This study adopted a qualitative approach as the investigators were interested in gathering non-numerical information through recording and capturing the diverse responses (Willig, 2013) on the challenges faced by the public sector in the implementation of performance management system in Namibia. This study conducted in Windhoek-Namibian, Windhoek is the capital city of the country; where the headquarters is situated.

3.2 Research Participants and Sampling

A sample of 42 management staff participated in this study ranging from the top management, senior management and line managers using a purposive sampling technique. All the participants were in the management team. They were knowledgeable enough to provide information on the challenges of performance management system in the public sector, as they were also responsible for appraising the performance of their subordinates.

3.3 Procedure

The researchers approached the Namibian public sector for gatekeeper letter and introduced the study. The gatekeeper assisted the researchers in reaching out to the participants, thereby confirming their availability for face-to-face interviews with the researchers. The participants who agreed to participate in the study gave oral consent. The researchers then informed them their participation in this study is voluntary and have the right to withdraw at any stage of the interviews. Participants’ were assured their confidentiality and anonymity are protected in this study. Permission to audio record the interview was requested from each participant and granted accordingly. The authors conducted interviews in Windhoek at a time allocation convenience to each participant. A semi-structured interview guide was developed, which had ten main sections including their experiences on performance management and feedback, challenges experienced in the implementation of performance system in Namibian public sector, interpersonal relationship with subordinates and human resources department. Details on selected interview questions are presented in Table 1. The duration of the interview with each participant was about half an hour. Participants were not rewarded for participating in the interviews. All participants voluntarily expressed their interest to take part in this study after highlighting the primary purpose, and other sub-objectives of the study to them. Participants assured that their personal information and other demographic data would be classified. The identities of participants were protected using pseudo-names to refer to their views.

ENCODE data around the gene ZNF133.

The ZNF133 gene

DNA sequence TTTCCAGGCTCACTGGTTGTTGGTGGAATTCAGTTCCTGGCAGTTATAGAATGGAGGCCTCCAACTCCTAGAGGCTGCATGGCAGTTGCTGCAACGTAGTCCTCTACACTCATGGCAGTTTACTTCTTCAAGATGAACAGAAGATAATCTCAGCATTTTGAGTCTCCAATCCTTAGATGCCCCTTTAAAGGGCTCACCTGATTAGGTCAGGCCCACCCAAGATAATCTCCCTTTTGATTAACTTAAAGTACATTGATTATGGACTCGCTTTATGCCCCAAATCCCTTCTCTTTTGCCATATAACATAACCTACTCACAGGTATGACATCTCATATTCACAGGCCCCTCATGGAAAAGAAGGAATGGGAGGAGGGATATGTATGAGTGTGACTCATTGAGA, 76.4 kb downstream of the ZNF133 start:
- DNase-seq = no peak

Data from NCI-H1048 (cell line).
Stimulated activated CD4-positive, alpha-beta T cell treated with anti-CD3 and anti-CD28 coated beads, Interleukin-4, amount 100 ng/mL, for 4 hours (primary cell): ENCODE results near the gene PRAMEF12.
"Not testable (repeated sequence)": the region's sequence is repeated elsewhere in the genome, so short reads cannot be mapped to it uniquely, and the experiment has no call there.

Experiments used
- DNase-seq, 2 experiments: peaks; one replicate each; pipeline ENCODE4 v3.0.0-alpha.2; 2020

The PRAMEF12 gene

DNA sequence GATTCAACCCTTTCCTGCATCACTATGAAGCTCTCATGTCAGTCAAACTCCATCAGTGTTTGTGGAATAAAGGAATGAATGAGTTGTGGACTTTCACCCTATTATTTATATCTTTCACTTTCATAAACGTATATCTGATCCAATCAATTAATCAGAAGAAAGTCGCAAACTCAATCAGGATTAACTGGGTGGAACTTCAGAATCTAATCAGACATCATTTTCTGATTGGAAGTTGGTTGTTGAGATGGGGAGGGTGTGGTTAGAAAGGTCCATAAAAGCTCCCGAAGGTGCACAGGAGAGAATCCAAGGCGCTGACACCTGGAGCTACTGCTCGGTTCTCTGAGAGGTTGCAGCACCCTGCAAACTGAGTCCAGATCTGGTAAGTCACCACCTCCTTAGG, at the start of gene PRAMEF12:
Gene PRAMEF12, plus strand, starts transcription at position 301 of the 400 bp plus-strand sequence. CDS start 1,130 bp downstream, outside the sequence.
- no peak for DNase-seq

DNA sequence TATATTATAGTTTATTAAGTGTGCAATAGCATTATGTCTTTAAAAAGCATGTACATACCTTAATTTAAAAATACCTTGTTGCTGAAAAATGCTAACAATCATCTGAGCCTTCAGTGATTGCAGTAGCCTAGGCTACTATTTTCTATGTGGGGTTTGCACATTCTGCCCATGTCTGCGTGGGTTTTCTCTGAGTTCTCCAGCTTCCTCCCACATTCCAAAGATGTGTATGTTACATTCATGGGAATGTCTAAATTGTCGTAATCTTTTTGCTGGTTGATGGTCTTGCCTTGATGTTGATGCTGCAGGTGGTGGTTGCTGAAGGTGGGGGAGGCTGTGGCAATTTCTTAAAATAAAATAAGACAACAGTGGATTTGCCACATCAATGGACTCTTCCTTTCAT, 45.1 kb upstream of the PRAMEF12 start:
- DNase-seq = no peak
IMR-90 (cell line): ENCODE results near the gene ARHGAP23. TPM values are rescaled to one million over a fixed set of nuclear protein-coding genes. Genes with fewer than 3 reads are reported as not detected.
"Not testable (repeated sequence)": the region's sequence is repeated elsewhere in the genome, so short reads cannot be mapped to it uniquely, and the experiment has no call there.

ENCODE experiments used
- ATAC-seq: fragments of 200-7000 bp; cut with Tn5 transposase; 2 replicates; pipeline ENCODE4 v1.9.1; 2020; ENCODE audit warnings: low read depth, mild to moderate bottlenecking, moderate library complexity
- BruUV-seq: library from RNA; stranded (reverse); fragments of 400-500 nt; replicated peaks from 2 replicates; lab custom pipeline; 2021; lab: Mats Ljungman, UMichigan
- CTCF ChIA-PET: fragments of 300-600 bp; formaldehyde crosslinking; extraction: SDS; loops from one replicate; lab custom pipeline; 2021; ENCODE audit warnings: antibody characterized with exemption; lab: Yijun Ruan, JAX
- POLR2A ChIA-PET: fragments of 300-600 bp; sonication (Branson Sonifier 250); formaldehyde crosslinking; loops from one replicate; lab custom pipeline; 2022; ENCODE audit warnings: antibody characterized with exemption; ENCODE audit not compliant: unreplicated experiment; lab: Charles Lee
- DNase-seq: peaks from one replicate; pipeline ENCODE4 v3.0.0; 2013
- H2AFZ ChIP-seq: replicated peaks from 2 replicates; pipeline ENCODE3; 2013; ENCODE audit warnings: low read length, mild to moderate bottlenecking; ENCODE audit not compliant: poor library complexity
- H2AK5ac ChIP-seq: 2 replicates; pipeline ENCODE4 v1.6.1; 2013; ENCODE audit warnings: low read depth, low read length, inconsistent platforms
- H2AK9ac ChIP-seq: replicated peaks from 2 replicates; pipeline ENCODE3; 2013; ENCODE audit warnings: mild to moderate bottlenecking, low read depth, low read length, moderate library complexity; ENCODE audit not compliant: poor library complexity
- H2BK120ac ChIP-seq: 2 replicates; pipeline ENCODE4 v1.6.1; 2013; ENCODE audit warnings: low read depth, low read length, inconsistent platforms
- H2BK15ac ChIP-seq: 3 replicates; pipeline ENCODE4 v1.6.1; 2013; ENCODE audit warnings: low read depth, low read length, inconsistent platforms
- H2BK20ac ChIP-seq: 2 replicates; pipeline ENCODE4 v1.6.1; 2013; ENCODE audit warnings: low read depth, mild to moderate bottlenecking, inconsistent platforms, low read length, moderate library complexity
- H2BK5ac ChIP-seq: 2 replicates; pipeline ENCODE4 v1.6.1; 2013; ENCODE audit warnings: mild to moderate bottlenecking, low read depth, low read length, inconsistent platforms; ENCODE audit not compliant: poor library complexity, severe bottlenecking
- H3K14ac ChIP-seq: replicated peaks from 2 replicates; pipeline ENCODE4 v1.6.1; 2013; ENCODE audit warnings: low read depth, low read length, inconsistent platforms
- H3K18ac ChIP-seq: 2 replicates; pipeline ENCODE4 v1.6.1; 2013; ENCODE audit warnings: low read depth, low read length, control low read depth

Table 1: The interview schedule

The main segment of questionsSome examples of questions
Insights on performance management·     What is your understanding of Performance Management?

·     What would you describe as the key objectives of a PMS?

·     How would you describe your company’s PMS?

Implementation of performance management·     Are there any specific areas that you felt/feel strongly about concerning the company’s PMS implementation activities?

·     What did you like most and, what did you not like most?

·     What do you consider to be the top three (3) things that the company did correctly or incorrectly during the implementation of the PMS?

Feedback·     How would you describe how the PMS communicated during the implementation phase?

·     To what extend did management acknowledge employees’ genuine concerns.

·     How would you describe the communication methods employed as predominantly top to bottom or bottom-up or inclusive? Explain?

Managerial implications·     If you were in charge/ control of the organization, what would you have done (or would you do) differently during the implementation process?

·     In your opinion, what areas require immediate attention to resolve the challenges faced with the company’s PMS?

·     How do you see the company’s PMS in future? Do you see it being a success or it will fail?

3.4 Data Analysis

The audio-recordings during the interview sections were transcribed for further analysis by investigators. The significant themes concerning the challenges in the implementation of performance management system were highlighted, and the researchers reached over 96% agreement. In cases of disagreement by the investigators, the audio-recording was replayed for further clarifications and discussions by authors until consensus was reached. An autonomous assessor was engaged to review the transcription, and areas suggesting the need for more explanations highlighted for additional deliberations by authors. The non-numeric data were manually analyzed using Braun and Clarke (2006; 2014) six phases of thematic analysis. The process included:

  • Familiarisation with the data
  • Generating initial codes
  • Searching for themes
  • Reviewing themes
  • Defining and naming themes
  • Producing the report